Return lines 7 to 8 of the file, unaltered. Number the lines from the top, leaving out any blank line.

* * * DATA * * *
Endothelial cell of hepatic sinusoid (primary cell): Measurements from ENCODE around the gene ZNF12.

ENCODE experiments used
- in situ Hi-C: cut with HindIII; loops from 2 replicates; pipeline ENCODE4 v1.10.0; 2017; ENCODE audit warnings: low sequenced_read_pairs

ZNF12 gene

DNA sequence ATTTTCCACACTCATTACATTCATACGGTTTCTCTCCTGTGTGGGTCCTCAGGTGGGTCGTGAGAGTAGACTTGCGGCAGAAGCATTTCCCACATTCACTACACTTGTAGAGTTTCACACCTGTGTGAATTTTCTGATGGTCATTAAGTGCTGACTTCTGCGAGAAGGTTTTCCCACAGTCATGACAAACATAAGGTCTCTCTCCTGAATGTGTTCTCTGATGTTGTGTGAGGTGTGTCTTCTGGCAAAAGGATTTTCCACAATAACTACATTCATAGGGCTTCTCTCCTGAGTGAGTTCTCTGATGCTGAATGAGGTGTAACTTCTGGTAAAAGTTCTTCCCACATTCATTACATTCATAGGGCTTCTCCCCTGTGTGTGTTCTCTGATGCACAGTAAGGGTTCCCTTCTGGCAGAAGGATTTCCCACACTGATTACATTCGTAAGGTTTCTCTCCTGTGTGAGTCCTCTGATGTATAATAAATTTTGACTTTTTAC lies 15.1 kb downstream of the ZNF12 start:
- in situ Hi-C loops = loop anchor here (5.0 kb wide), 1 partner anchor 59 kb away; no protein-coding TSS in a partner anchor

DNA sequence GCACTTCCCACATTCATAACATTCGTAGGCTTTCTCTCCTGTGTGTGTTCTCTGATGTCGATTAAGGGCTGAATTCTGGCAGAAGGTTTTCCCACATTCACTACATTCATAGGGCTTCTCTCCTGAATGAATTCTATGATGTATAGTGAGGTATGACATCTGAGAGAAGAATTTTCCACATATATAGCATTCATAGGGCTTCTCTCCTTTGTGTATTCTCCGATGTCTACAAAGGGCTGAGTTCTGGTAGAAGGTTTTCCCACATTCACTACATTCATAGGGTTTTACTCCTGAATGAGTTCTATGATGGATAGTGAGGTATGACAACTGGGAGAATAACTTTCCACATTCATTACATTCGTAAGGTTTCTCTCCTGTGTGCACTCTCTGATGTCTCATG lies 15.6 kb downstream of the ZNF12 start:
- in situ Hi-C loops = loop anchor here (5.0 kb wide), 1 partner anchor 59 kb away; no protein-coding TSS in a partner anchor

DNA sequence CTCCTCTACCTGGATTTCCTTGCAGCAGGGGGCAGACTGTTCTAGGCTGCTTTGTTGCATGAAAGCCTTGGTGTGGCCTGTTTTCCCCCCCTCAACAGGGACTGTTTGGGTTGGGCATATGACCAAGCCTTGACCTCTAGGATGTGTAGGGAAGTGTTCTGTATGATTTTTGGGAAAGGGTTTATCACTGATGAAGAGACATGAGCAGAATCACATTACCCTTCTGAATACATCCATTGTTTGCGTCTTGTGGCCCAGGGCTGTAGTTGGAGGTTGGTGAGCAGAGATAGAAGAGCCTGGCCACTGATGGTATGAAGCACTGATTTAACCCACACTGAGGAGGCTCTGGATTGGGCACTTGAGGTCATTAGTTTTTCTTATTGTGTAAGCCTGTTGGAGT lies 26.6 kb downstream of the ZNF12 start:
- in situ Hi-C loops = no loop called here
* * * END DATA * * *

DNA sequence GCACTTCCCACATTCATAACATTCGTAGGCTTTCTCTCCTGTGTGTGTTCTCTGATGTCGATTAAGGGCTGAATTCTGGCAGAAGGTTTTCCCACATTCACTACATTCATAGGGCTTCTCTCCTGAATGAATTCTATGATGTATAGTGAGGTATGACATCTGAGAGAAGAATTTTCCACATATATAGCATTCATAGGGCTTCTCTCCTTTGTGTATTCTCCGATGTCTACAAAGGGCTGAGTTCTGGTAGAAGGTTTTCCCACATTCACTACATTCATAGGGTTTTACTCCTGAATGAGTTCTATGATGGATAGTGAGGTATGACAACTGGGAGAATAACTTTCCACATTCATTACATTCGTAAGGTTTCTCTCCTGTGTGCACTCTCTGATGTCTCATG lies 15.6 kb downstream of the ZNF12 start:
- in situ Hi-C loops = loop anchor here (5.0 kb wide), 1 partner anchor 59 kb away; no protein-coding TSS in a partner anchor